November Maintenance Guide

Prepare your home for winter with this helpful maintenance guide from Porch.com
 

 

This article originally appeared on Porch.com

Written by Anne Reagan

 

November is full of autumnal celebrations, falling leaves and changing weather. For some regions, snow might already falling and winter wind storms threatening to knock out power. This is the right time of year to keep preparing your home for winter like purchasing snow supplies, testing your generator and keeping the gutters clear of leaves. Be sure to keep your home safe this fall by keeping up with your weekend projects and to-dos.

 

Inside the home

Call and schedule a plumber: The day after Thanksgiving is the busiest day for plumbers due to garbage disposal issues, clogged drains, dishwasher problems and toilet troubles. Do yourself a favor and schedule a plumber to come in and fix issues prior to the busy holiday.

Clean dryer vents and duct system: Thoroughly blowing out the dryer duct system is important to help make your appliance function better as well as reduce the risk of dryer fires. The incidences of this type of fire increases in the winter months so get this task done this month.

Test smoke alarms: Thanksgiving turkey dinners and distraction from entertaining guests mean more accidental cooking fires. Add to this the assortment of unattended candles and fires in the fireplace and you have a recipe for danger. Stock up on fire extinguishers and check the batteries in your alarms.

Get winter storm ready: November wind storms can easily knock out power. Check and replace the batteries in your flashlights and place them in easy-to-find areas of the home and service your backup generator system. While you’re at it, stock up on extra water and canned goods just in case.

Call and schedule a heating service pro: Make sure your heating unit is in good working order and change the filters every 3 months.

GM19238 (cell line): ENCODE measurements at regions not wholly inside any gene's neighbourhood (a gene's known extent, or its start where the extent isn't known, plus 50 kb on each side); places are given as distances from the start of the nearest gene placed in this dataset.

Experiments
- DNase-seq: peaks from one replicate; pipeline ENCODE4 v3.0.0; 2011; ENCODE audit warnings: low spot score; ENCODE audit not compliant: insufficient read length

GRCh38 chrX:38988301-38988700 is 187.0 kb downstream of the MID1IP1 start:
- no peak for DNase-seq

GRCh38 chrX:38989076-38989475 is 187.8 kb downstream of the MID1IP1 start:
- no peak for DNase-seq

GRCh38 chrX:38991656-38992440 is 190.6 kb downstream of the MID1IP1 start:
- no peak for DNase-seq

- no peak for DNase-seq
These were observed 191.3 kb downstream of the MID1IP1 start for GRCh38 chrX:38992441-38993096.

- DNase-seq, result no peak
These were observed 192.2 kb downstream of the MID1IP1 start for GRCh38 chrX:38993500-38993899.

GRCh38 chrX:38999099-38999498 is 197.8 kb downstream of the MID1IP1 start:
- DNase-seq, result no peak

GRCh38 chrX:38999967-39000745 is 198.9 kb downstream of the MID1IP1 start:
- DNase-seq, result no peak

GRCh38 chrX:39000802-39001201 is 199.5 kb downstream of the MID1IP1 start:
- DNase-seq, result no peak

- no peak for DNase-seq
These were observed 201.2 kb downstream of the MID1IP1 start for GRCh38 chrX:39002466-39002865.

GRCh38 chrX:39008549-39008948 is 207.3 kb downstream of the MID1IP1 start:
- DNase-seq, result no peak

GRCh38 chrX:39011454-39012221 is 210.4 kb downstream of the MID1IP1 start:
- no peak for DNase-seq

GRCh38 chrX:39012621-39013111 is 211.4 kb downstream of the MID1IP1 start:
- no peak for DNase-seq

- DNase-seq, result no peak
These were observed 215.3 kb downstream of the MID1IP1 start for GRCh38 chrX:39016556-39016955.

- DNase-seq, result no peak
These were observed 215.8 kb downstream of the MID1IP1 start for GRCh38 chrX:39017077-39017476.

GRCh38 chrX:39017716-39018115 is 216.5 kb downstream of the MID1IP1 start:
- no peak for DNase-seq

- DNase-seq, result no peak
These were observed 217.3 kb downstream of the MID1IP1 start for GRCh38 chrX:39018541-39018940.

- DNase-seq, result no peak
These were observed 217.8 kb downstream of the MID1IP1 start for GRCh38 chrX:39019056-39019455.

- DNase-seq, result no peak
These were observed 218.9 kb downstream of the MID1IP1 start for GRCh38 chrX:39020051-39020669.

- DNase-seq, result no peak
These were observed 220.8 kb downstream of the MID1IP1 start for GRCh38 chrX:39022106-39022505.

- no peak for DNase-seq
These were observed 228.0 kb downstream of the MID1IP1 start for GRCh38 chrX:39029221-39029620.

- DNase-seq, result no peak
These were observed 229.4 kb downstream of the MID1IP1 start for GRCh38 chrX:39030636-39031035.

Add appropriate leftovers to the compost bin: Big meal preparations can often lead to valuable compost material. Check our composting tips here.

 

Outside the home

Purchase snow removal equipment: This is a great month to stock up on de-icers, shovels and other snow and ice equipment. If you regularly use a snow blower, be sure you have it serviced before the snow falls.

Call and schedule a gutter cleaner: November brings downed leaves, needles and branches which can quickly clog your gutters and downspouts. Protect your roof and foundation by having clear gutter drains. And make sure you use common sense when climbing your ladder – hire a pro if you can’t do this yourself.

Stock up on firewood: If your home has a wood-burning fireplace, make sure you have plenty of seasoned wood. Seasoned wood is wood that has been dry for at least a year. Unseasoned wood can produce more smoke or creosote buildup within the chimney.See our video about how to build the best fire in just 60 seconds.

Keep lawn clear of leaves: Continue to rake leaves and remove heavy, fallen branches off of the lawn this month as wet leaves can suffocate the grass blades. Rake leaves and compost them or use them as mulch around shrubs and bushes in the yard.

 

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Posted on November 11, 2015 at 10:01 pm
Windermere Shady Cove | Category: Home, Info | Tagged , ,

Fall Home Maintenance Checklist

What's not to like about fall time in the Rogue Valley? Cool brisk morings, rain, colorful foliage…it's one of the most beautiful times on the year. In preparation for fall, check out this home maintenance checklist.

Here’s Your Fall Home Maintenance Checklist:

 

Posted in Living by Tara Sharp
 

Fall is an ideal time to tackle maintenance projects both inside and outside. Here are a few ideas to get you started: